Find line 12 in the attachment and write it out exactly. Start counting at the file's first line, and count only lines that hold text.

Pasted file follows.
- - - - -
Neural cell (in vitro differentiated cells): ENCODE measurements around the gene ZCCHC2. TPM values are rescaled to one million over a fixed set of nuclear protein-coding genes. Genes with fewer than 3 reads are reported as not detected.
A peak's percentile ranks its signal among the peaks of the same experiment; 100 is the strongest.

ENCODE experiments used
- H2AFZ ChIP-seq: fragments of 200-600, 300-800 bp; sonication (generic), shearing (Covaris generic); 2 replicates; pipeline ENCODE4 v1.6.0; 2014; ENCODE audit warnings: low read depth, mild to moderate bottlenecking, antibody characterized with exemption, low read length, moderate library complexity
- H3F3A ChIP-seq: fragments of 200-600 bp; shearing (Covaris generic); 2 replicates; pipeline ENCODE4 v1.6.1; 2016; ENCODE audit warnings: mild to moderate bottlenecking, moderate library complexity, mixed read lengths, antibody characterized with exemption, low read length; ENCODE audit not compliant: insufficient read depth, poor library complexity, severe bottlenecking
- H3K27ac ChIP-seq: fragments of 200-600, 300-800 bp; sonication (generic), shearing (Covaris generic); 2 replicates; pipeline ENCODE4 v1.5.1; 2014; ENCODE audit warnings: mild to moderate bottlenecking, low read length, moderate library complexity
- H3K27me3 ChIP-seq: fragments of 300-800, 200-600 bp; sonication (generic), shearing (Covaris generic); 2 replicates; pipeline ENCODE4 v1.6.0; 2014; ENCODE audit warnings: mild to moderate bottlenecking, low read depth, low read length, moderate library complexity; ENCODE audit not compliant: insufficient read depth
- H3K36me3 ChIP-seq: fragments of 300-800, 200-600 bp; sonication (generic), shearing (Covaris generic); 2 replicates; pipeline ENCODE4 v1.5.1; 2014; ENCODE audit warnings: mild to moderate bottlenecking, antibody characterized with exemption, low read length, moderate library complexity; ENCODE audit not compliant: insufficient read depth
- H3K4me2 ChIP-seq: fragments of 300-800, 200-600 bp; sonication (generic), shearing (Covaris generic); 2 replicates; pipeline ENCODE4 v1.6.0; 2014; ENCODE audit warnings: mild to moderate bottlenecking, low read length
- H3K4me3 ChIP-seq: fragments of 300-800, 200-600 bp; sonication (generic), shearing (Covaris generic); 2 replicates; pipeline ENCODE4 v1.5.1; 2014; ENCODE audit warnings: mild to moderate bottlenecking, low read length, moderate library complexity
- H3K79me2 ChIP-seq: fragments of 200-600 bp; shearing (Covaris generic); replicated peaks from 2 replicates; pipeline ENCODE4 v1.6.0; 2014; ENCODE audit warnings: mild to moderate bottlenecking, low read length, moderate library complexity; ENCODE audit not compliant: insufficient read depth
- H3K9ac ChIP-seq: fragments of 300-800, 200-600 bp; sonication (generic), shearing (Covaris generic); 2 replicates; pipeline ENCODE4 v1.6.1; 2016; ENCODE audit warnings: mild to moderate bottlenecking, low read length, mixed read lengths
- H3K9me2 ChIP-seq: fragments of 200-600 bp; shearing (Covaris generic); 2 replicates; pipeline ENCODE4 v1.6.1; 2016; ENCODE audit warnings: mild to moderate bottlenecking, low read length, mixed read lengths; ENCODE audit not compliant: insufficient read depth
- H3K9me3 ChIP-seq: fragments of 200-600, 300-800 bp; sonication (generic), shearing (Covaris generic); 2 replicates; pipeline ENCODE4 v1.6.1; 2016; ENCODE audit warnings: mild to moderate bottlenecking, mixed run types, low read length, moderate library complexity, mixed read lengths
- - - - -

- H3K9ac ChIP-seq: fragments of 300-800, 200-600 bp; sonication (generic), shearing (Covaris generic); 2 replicates; pipeline ENCODE4 v1.6.1; 2016; ENCODE audit warnings: mild to moderate bottlenecking, low read length, mixed read lengths